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Australia

Australia is one of only eighteen ‘mega diverse’ countries as identified by the United Nations and therefore by definition contains a significant number of the earth’s species. Australia’s native biodiversity is of global significance. The total number of Australian species comprises 15% of the world’s total with a high proportion of these being endemic to the continent. However, threatened by massive land clearance since European settlement, significant problems from invasive species, increasingly aggressive pests and pathogens and with serious implications from a changing climate, 23% of Australian floral species are listed as under threat of extinction.

Australia is truly a land of contrasts. The extreme dryland of the “Red Centre” is a world away from the wet tropical forests of Northern Queensland and the alpine zones of the Snowy Mountains. This ancient landscape, having escaped the recent glacial ages, displays a mosaic of vegetation and habitats all very different from each other and has given rise to high levels of endemism across the continent. This is especially so in the South Western part of Western Australia, well known as a plant biodiversity hotspot of global significance.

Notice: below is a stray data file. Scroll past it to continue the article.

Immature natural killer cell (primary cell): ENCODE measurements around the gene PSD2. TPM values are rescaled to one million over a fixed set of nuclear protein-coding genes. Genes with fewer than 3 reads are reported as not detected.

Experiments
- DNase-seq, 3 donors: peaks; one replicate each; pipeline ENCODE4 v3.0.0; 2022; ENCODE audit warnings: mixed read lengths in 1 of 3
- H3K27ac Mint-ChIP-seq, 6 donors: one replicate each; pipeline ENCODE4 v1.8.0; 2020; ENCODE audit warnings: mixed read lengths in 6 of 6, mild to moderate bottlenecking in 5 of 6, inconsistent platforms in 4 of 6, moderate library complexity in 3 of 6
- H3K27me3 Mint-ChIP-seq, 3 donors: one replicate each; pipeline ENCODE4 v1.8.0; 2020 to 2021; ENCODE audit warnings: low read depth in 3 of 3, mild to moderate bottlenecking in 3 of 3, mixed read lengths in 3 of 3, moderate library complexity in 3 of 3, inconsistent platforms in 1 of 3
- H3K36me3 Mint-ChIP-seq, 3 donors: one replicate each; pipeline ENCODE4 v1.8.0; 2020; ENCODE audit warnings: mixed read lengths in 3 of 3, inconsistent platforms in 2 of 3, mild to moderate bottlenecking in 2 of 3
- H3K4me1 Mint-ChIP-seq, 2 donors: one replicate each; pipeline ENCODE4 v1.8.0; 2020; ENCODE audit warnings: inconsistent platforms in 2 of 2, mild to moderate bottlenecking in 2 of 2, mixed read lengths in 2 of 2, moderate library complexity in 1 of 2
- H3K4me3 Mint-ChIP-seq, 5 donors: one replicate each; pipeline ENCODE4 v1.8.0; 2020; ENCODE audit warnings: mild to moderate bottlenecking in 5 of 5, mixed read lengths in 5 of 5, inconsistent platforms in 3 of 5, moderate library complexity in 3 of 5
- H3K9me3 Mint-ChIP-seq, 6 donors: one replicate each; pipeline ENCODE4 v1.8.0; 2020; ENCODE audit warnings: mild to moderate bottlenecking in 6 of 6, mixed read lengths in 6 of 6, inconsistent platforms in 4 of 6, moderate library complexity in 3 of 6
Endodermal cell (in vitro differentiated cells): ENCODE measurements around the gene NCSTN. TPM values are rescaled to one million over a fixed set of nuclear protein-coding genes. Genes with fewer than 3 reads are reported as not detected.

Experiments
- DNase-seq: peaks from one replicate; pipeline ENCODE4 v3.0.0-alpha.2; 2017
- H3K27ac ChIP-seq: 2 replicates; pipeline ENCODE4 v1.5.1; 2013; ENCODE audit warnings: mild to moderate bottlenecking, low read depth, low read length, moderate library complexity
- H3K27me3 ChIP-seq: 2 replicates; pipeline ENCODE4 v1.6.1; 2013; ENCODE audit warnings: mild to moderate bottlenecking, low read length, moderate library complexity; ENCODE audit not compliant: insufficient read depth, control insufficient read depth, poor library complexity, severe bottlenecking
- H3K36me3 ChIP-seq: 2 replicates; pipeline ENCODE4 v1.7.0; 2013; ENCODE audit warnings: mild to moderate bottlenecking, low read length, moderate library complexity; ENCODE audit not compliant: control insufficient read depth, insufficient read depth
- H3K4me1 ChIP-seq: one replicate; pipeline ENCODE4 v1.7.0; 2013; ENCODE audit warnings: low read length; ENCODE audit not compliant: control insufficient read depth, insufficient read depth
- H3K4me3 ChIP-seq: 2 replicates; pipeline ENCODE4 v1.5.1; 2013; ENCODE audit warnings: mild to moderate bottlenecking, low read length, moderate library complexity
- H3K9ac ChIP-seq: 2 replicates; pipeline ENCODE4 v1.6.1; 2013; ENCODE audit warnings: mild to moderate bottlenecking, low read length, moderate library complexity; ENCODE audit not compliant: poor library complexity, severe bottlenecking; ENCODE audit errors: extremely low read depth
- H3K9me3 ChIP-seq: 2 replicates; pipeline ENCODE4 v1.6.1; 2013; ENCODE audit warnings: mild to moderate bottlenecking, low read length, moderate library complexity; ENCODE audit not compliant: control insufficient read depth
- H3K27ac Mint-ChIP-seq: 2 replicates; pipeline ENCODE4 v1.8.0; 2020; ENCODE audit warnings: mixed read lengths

Australia is making a major contribution to Kew’s Millennium Seed Bank partnership (MSBP) through the Australian Seed Bank Partnership (ASBP). Scientists from Kew’s MSBP are sharing their expertise with members of the ASBP in the six States and the Northern Territory on seed collection processes, conservation and research. The overall priority is to bank plant species considered rare or threatened in order to dramatically enhance the conservation of the Australian flora.